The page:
Tuesday, August 24, 2010
“I consider it right to stir you up by way of reminder…” -2 Peter 1:13
What is it with our teenagers and listening? Sometimes the directive given does not register in the mind receiving. In other words, our kids have selective listening. “Honey, here’s your allowance.” They show up in a flash, ready to receive what you have for them. “Honey, here’s a chore for you.” The kids are suddenly nowhere to be found.
Can you relate to this scenario? 11:30am: “Son, you need to have your room picked up- tonight the neighbors are coming over for dinner.” 3:00pm: “I just looked at your room and it’s a disaster- you need to clean it up now.” 5:30pm (30 minutes before the guests arrive): “Son, get your tail in you room and clean it up NOW!” 6:00pm (dinner time): cleaned room.
The truth is we all have selective listening. On Mount Carmel Elijah demonstrated to the entire nation of Israel that the Lord is God (1 Kings 18); but within a few years, the people had returned to Baal worship. Jonah’s preaching turned Nineveh upside down (Jonah 3:1-5). Only 150 years later, however, the city had returned to it’s pagan ways and was swept away like a flood by the Babylonians (Nahum 1:7-8).
I’m the same way, I listen and learn an important lesson and then I forget that very lesson and have to relearn it all over again. Why do we do that? Because the lessons learned and the directives given don't stick. They aren't permanent. As the old hymn says, I am “prone to wander, prone to leave the God I love.” They say it takes doing something at least 20 times to make it a habit. It tends to take a lot longer for me.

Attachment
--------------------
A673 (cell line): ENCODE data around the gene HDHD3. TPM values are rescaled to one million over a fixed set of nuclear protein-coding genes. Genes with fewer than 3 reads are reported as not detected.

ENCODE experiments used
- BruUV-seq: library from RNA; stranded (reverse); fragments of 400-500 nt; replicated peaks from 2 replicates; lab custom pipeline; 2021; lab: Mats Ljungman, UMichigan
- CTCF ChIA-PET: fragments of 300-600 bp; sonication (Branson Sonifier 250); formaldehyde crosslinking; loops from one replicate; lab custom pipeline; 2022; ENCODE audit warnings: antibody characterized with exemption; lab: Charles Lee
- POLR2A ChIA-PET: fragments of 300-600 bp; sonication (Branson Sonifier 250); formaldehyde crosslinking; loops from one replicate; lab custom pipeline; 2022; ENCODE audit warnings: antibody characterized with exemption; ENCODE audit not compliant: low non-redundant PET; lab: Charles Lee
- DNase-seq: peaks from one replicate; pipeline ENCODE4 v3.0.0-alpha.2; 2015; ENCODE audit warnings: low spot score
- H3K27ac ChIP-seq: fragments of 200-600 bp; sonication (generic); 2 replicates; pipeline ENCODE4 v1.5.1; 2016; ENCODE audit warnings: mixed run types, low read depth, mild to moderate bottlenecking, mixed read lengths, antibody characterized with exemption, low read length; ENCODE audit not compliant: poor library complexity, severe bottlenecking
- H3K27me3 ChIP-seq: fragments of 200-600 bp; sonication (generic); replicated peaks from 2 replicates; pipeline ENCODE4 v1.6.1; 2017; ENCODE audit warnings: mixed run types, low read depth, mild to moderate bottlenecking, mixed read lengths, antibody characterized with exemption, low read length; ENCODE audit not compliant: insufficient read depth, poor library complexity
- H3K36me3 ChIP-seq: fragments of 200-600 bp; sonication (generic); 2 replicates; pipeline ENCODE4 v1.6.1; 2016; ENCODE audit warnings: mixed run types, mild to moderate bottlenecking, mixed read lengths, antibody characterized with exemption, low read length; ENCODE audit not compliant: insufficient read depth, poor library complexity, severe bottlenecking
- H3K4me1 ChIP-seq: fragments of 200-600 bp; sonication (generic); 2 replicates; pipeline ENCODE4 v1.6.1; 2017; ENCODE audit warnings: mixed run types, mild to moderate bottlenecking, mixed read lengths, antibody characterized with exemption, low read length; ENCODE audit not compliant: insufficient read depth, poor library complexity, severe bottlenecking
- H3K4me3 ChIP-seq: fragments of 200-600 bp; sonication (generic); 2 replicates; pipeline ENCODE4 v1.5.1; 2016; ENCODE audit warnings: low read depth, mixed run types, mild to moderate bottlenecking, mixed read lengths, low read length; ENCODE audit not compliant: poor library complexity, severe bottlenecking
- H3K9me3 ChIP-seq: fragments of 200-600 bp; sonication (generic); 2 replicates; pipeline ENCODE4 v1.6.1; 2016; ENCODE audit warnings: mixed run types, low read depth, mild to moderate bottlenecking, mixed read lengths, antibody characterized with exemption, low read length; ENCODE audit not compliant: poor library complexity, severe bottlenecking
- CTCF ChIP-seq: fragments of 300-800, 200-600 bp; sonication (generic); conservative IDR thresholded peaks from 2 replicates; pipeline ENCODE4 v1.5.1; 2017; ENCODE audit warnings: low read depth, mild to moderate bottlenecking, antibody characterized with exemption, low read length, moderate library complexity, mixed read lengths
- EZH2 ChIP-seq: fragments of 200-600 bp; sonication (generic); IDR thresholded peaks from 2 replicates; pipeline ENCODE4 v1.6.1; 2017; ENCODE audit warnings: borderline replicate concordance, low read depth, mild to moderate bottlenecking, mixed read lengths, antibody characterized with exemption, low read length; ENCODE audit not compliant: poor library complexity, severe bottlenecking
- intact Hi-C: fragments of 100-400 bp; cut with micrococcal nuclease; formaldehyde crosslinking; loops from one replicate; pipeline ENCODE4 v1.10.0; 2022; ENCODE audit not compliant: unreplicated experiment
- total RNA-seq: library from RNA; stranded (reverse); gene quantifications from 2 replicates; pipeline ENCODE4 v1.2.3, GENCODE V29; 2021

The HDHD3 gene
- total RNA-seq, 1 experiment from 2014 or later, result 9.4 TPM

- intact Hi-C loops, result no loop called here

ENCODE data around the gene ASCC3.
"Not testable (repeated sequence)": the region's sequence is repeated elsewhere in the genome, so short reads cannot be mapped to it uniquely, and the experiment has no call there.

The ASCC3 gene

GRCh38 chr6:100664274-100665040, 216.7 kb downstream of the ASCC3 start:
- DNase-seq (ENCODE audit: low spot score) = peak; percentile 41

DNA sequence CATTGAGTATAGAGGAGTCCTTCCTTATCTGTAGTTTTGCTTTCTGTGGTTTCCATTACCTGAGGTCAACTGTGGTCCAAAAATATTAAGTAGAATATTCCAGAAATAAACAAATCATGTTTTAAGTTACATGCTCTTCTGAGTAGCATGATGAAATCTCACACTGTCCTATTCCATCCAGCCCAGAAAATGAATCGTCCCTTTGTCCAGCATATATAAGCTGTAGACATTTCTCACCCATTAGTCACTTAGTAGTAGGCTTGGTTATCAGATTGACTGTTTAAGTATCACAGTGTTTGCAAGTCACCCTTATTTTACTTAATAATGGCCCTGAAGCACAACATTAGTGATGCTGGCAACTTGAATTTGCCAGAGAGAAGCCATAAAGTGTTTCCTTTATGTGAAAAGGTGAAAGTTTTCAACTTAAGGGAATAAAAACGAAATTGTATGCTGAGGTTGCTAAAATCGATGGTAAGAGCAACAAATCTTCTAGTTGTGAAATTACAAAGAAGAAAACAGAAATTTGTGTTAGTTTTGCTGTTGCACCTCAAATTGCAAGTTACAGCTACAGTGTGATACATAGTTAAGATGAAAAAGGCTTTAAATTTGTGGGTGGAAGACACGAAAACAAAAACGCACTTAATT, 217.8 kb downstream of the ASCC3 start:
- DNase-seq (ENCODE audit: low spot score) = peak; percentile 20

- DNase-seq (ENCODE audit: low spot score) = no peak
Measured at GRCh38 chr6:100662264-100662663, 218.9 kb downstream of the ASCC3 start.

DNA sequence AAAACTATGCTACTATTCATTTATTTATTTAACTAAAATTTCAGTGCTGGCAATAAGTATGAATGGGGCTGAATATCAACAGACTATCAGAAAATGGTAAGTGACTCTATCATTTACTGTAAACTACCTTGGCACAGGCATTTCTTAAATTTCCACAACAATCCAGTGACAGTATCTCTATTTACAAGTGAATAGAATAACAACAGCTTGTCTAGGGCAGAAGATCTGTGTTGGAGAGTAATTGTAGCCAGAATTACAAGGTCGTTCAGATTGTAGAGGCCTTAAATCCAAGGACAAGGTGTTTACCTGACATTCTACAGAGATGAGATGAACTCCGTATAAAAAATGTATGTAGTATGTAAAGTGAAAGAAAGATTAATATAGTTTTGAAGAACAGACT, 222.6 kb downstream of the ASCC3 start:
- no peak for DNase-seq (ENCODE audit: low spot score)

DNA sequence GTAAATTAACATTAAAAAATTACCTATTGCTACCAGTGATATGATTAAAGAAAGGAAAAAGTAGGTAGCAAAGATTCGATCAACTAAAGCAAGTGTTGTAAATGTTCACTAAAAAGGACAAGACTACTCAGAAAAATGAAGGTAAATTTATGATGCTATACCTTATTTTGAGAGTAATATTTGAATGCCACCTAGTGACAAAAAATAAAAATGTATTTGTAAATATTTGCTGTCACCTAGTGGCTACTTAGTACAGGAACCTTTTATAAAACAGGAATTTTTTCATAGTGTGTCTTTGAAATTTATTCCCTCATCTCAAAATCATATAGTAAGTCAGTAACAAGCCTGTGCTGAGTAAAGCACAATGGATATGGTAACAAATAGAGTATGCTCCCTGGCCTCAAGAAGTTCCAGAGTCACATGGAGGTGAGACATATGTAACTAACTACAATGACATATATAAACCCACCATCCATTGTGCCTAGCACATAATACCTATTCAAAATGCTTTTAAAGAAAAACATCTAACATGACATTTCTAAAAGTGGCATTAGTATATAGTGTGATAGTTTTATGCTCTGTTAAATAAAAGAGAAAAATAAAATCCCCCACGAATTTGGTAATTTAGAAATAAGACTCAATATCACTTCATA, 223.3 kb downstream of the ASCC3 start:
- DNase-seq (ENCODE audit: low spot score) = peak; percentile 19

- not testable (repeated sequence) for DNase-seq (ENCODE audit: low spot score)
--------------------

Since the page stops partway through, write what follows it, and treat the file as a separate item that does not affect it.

I learn habits well that suit my own interest and I resist habits that require work. I quickly learned how to use the remote to my HD TV in a few minutes. I read and reread the instructions in a flash. But when it comes to flossing, I get a D-.
So, our official title as parents becomes “reminderers” (I made that word up). As Peter concluded, his role was to remind his readers so they wouldn't forget what they had been taught. When we are good reminding parents, we “re-instruct” our kids on the task at hand. With patience and urging, we redirect our kids back to the right path.
“I’m not going to tell you again,” is one of the most repeated directives in the parenting toolbox. But we tell them over and over again. Be sure to reward your child when he/she is a “first responder.” Obedience is always deserving of a hug or treat. But don't lose heart in the long haul either. Stay firm, but understanding as you repeat the directive. Be specific and realize that teens are usually hearing more than they acknowledge.
God tried so hard to send prophets and signs to remind the people to turn back. In their stubbornness, they resisted and bore the consequences of their disobedience.
Grace is always willing to remind, remind and remind again.
Whether we’re handing out an allowance or a chore.
By Eric Joseph Staples ©